From their heyday in the 50s to their closing in the 70s, drive-ins were a great way to watch a movie, or hang out with friends.
I remember dad taking us as little kids to see such classics as One Million Years BC with the fabulous Raquel Welch, or The Magnificent Seven with Clint Eastwood on those big outdoor screens.
In fifth grade, there was a drive-in across from school. During after-class activities (can’t recall if it was cub scouts or violin lessons) you could stand on the sidewalk and watch the movie.
Later on as a teenager I visited, with a few of my friends, at least three more drive-ins. We would sneak in thru broken fences, hide in the trunk of a car… what days! We rarely, if ever, paid to see any movie, but that’s another story…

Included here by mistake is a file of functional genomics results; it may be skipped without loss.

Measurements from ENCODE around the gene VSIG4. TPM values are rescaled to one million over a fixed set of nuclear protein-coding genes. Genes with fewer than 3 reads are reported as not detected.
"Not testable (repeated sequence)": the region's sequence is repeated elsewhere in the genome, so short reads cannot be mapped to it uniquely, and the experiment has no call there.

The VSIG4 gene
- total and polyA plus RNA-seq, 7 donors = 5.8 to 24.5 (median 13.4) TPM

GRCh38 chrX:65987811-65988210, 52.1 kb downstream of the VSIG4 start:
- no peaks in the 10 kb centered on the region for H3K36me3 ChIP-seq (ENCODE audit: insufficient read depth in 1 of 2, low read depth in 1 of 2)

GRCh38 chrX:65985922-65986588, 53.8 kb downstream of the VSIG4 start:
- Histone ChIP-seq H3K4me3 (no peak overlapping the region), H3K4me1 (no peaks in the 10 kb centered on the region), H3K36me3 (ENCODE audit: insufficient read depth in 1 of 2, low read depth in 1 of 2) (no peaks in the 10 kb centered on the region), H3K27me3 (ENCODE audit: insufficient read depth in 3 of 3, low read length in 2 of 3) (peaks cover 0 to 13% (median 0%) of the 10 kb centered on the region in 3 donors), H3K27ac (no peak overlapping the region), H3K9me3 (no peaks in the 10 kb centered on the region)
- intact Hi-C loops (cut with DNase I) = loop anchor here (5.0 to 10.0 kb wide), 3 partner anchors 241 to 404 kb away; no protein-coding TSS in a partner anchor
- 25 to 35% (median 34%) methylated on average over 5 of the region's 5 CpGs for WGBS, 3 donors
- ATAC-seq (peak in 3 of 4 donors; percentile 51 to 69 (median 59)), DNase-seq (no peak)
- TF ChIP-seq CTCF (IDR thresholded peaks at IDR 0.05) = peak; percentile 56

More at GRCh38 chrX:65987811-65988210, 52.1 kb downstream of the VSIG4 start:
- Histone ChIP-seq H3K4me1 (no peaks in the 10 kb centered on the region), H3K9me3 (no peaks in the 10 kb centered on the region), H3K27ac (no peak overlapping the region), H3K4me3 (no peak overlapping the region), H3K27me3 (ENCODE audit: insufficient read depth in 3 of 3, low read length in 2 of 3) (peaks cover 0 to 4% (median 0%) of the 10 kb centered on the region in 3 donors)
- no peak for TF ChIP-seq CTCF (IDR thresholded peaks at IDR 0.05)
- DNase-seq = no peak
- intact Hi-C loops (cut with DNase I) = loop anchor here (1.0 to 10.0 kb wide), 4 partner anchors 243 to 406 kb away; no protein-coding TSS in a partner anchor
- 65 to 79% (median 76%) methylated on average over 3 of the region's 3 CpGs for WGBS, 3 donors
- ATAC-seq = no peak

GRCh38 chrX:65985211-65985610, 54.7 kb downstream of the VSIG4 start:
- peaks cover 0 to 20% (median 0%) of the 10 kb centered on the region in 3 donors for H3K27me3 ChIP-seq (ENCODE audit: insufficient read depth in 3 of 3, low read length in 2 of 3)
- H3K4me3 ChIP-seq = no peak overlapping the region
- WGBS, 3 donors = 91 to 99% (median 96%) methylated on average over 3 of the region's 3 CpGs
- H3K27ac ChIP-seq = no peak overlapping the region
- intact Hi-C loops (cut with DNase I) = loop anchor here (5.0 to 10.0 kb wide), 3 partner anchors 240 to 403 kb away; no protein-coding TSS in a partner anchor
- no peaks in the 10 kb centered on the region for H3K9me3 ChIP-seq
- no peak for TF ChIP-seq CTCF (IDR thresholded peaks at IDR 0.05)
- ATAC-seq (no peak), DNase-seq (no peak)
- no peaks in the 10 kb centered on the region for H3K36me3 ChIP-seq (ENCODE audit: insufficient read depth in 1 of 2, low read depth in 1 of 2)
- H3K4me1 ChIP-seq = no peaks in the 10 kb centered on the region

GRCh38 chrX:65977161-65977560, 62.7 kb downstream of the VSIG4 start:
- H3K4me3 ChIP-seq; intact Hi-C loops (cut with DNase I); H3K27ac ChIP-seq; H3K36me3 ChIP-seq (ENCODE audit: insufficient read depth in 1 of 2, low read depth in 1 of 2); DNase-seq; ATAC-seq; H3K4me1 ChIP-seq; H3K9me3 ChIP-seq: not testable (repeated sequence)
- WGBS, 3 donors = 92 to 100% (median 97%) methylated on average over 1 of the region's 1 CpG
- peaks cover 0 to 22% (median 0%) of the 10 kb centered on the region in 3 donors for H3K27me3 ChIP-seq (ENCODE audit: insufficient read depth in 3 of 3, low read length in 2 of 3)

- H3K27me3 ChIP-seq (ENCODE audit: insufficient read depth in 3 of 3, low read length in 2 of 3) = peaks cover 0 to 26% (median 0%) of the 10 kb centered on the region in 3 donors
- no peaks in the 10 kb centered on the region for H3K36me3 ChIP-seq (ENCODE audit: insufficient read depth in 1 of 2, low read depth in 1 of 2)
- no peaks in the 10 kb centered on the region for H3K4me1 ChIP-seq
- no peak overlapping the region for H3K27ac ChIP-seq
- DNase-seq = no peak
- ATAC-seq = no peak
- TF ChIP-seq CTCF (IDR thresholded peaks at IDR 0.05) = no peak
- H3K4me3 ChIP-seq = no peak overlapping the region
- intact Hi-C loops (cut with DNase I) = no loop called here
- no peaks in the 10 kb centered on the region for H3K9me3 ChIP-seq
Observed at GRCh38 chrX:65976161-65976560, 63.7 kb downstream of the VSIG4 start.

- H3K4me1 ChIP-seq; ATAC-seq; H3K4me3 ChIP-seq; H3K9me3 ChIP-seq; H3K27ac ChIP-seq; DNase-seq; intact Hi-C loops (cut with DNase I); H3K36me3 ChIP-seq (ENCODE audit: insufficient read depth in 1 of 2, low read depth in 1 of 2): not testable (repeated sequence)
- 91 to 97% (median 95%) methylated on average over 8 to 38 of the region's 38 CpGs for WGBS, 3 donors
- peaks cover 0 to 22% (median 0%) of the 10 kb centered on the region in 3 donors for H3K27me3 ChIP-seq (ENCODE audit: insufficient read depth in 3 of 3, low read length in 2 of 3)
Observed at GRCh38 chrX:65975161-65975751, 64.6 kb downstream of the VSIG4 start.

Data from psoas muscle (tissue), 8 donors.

They’re now almost all but abandoned or disappeared. Below is a defunct theater in Bayamon, PR.
But, there’s still over 380 operating in the US. Here’s Bengies Drive-In Theater near Baltimore, operating for nearly 60 years.
"Going Attractions: The Definitive Story of the American Drive-in Movie" available for digital download and on DVD everywhere!
Go on, tell us your drive-in story!